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Dangers of Counterfeit ED Drugs

May 15, 2013

The recent news of Pfizer’s decision to sell Viagra online has prompted lots of discussion on counterfeit drugs and buying medications over the internet. And drugs for erectile dysfunction (ED) are in the spotlight.

According to Pfizer, Viagra is its most counterfeited drug and it’s not hard to imagine why. Having problems with erections isn’t something most men like to discuss, even with a doctor. And, clicking around the internet, there seems to be some great deals. Why not skip the hassle of going to the doctor and save some money in the long run?

Doing so is a bad idea. Buying ED medications online is risky. You need to know that the drugs are safe and the retailers are reliable. Unfortunately, research has shown that, often, neither is true.

Keep in mind that while much of the information that follows concerns Viagra, it can apply to other ED drugs, Cialis and Levitra, as well.

What are the risks of buying ED medications online?

If you’re thinking about buying ED drugs online, consider the following:

  • There’s a good chance they’re counterfeit. In a 2011 study, Pfizer, the maker of Viagra, tested samples of drugs purchased from online retailers. The retailers claimed the drugs were Viagra, but 77% of them were counterfeit.
  • They may contain harmful substances. Pfizer officials have found lead paint, rat poison, printer ink, floor wax, drywall, and boric acid in samples purchased online. Drugs may be made in dirty factories with no quality control.
  • They may not contain the standard amount of active ingredient. The Pfizer researchers found that 30% - 50% of the counterfeit Viagra samples they tested did not have the correct amount of sildenafil citrate, the drug’s active ingredient.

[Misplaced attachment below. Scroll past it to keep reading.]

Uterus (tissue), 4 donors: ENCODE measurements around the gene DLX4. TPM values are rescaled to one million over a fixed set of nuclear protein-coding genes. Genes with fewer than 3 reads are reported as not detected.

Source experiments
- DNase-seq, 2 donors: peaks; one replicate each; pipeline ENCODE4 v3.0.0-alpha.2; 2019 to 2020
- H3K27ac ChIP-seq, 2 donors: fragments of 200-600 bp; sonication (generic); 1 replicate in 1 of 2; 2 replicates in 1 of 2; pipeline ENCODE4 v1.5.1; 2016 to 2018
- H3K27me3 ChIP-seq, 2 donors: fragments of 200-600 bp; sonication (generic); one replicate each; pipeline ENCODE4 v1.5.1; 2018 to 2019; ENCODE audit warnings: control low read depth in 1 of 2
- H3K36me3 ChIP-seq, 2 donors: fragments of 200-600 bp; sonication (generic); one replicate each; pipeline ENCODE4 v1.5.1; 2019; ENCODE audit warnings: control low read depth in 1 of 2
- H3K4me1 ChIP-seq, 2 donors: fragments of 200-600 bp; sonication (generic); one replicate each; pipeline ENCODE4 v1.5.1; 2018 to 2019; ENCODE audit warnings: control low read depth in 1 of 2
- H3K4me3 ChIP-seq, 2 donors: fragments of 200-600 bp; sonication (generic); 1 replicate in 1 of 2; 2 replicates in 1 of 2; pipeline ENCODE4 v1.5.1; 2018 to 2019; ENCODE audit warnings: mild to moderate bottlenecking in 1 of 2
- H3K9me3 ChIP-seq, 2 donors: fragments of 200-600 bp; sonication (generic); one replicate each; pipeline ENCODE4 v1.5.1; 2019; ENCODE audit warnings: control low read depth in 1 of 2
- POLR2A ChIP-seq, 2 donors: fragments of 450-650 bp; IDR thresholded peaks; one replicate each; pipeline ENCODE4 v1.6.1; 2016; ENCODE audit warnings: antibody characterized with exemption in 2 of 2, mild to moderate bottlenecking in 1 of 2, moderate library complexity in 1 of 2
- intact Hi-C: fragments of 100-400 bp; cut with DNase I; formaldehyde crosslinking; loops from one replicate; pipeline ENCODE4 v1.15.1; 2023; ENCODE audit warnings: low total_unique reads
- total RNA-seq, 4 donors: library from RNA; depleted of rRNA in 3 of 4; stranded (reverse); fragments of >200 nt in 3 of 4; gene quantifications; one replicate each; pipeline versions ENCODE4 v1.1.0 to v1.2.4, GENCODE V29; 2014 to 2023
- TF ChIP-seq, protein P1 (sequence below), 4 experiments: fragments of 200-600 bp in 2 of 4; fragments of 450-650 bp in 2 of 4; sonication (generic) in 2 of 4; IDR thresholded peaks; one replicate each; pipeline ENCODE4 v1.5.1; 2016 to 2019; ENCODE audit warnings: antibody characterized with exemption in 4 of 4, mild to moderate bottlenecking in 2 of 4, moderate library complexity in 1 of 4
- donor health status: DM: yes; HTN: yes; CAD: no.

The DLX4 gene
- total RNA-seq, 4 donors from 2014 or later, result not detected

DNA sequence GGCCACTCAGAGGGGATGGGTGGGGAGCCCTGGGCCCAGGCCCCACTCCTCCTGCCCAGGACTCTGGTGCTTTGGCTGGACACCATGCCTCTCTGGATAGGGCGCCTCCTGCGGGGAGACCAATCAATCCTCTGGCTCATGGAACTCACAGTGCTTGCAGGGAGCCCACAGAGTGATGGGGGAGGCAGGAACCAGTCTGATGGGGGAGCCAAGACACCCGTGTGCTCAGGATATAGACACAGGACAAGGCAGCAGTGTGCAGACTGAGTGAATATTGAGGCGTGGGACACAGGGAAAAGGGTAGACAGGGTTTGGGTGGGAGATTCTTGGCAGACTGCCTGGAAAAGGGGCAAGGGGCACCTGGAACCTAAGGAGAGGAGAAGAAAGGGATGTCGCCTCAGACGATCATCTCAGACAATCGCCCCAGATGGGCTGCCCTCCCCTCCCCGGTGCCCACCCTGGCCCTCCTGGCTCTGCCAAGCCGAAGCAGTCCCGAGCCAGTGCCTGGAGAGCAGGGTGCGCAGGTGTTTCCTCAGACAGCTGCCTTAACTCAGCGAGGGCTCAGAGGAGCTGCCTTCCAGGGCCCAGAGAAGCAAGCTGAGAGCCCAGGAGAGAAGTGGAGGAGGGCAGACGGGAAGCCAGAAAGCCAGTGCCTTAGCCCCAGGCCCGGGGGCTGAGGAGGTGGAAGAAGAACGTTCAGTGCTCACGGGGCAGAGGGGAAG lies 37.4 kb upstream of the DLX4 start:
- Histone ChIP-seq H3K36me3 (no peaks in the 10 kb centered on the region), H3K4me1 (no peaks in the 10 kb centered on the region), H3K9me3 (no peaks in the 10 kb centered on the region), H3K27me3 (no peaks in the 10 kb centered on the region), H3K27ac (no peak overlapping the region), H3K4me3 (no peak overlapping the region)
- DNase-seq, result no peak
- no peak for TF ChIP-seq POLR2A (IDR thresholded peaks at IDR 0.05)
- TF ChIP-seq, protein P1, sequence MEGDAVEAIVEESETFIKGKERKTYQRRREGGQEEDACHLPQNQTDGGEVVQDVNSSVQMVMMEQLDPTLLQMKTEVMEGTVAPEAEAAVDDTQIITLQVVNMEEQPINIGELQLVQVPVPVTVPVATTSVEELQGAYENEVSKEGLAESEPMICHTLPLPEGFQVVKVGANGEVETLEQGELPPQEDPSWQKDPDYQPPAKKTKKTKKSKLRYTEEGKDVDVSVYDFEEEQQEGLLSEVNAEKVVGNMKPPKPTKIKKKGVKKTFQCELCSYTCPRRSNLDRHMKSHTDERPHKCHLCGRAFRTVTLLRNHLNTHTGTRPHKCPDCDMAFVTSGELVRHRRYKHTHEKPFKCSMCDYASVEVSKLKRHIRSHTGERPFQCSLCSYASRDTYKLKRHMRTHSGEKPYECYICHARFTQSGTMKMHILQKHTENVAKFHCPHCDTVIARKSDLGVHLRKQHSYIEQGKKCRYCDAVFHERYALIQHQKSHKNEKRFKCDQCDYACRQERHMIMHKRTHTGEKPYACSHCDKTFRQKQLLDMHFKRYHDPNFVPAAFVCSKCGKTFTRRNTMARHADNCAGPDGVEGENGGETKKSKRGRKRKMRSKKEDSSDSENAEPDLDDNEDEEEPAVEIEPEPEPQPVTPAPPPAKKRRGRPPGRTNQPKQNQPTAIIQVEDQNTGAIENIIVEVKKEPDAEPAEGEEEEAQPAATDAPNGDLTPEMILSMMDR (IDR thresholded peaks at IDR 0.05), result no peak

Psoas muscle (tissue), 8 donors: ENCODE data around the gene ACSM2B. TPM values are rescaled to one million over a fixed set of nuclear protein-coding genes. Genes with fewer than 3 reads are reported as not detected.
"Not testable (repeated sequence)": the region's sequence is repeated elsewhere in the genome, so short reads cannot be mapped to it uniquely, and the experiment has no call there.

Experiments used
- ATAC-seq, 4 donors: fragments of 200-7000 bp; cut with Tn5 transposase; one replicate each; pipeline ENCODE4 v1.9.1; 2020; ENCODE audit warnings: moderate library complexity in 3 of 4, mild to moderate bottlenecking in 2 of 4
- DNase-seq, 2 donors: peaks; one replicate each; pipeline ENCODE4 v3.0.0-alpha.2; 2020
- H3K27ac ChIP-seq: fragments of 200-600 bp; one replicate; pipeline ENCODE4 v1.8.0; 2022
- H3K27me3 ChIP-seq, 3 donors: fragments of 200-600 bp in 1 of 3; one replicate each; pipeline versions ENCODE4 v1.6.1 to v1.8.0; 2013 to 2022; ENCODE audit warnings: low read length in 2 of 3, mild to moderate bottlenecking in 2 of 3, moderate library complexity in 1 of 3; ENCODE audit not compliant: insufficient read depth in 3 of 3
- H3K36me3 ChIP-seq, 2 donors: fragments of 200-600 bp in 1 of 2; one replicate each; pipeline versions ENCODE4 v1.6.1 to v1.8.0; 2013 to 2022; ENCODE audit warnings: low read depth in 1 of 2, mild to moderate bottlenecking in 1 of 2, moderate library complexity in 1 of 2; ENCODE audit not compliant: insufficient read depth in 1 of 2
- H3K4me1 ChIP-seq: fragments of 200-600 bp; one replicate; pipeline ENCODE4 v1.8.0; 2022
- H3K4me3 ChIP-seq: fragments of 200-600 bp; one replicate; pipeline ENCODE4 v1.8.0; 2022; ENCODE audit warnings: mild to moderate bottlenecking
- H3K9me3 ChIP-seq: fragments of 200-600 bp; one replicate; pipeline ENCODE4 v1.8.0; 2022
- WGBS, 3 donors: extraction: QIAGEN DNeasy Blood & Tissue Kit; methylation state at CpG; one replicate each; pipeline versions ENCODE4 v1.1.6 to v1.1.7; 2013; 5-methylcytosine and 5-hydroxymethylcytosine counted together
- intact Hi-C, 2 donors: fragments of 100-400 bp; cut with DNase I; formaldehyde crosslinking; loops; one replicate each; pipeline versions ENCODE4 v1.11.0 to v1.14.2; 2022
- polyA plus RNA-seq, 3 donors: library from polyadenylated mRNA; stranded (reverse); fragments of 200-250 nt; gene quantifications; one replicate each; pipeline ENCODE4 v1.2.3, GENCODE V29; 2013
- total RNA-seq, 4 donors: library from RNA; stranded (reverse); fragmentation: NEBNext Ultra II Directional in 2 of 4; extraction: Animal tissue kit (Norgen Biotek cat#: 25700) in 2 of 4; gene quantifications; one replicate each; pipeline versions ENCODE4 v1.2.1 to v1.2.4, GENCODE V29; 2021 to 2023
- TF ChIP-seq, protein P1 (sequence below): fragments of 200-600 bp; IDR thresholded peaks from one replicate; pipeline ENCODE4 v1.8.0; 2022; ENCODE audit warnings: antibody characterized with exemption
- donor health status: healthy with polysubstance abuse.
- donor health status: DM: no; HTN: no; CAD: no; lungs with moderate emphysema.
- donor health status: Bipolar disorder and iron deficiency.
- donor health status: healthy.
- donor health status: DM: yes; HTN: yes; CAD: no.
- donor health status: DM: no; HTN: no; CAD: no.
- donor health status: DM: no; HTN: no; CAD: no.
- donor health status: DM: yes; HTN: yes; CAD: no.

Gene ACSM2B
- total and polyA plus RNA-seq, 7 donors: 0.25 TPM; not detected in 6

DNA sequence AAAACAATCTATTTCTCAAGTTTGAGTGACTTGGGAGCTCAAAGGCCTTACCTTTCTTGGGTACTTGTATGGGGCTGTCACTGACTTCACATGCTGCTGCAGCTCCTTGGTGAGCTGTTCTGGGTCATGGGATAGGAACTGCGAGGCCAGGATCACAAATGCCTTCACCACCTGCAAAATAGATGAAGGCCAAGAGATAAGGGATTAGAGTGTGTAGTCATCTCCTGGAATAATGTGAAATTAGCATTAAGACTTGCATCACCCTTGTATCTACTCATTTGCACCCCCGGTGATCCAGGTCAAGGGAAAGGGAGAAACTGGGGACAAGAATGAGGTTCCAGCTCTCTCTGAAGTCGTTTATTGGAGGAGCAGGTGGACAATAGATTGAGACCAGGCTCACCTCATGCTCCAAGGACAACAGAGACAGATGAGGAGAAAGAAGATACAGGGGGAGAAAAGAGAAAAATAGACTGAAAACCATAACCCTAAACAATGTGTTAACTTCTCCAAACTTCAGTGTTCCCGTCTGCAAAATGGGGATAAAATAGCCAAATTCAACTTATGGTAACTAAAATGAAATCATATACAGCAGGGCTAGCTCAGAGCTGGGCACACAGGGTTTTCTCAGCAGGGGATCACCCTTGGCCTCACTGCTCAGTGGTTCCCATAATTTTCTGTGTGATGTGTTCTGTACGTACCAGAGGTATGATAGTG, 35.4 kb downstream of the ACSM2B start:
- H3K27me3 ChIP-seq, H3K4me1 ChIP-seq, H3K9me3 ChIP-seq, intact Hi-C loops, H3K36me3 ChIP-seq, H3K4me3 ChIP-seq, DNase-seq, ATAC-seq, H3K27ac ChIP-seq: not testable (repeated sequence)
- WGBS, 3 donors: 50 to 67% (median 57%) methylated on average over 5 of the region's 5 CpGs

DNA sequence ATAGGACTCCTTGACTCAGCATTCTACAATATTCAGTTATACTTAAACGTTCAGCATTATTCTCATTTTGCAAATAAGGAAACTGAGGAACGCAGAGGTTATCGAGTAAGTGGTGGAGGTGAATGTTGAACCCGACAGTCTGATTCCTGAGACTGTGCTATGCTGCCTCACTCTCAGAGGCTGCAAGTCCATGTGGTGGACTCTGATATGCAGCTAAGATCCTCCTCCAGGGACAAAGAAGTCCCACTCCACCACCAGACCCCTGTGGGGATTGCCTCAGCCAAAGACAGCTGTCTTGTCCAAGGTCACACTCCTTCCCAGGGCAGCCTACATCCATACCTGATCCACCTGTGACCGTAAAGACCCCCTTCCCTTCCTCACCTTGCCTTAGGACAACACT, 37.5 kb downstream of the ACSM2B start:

• The packages may leave out critical information. Legitimate Viagra is shipped with a product information sheet that provides instructions on taking the drug and warnings about side effects. This sheet also explains who should not take Viagra. For example, men who take nitrates for conditions like heart disease should not take Viagra, as doing so can cause a dangerous drop in blood pressure.
  • Seeing a doctor for ED is important. ED can be more than a sexual problem. For some men, ED is a symptom of heart disease or diabetes. Catching these conditions early and treating them properly can improve overall health.

Is your ED medication counterfeit?

Sometimes it’s almost impossible to tell. Counterfeiters work very hard to make sure their product looks like the real thing and an unsuspecting consumer may never know the difference.

In the Pfizer study, researchers found subtle visual differences between real and fake Viagra. The font used on the counterfeit versions may be slightly different. There might be different colors used in the Pfizer logo. But the average person may not notice these differences, especially if they haven’t seen legitimate Viagra before.

So how can you tell if your medication is counterfeit? There are some red flags you can watch for:

  • Unusual packaging. Counterfeits may be packaged in unsealed containers, like a plastic bag. Blister packs may be unsealed.
  • The package does not include a patient information sheet. Legitimate medications will include information on how to take the medicine and what side effects to watch for.

If the medication or packaging just don’t look right, or you have a funny feeling about them, don’t take the drug. Notify your doctor or pharmacist.

Staying safe when buying medications online

If you’re thinking about buying ED medication – or any medication – online, be sure to buy from a legitimate pharmacy.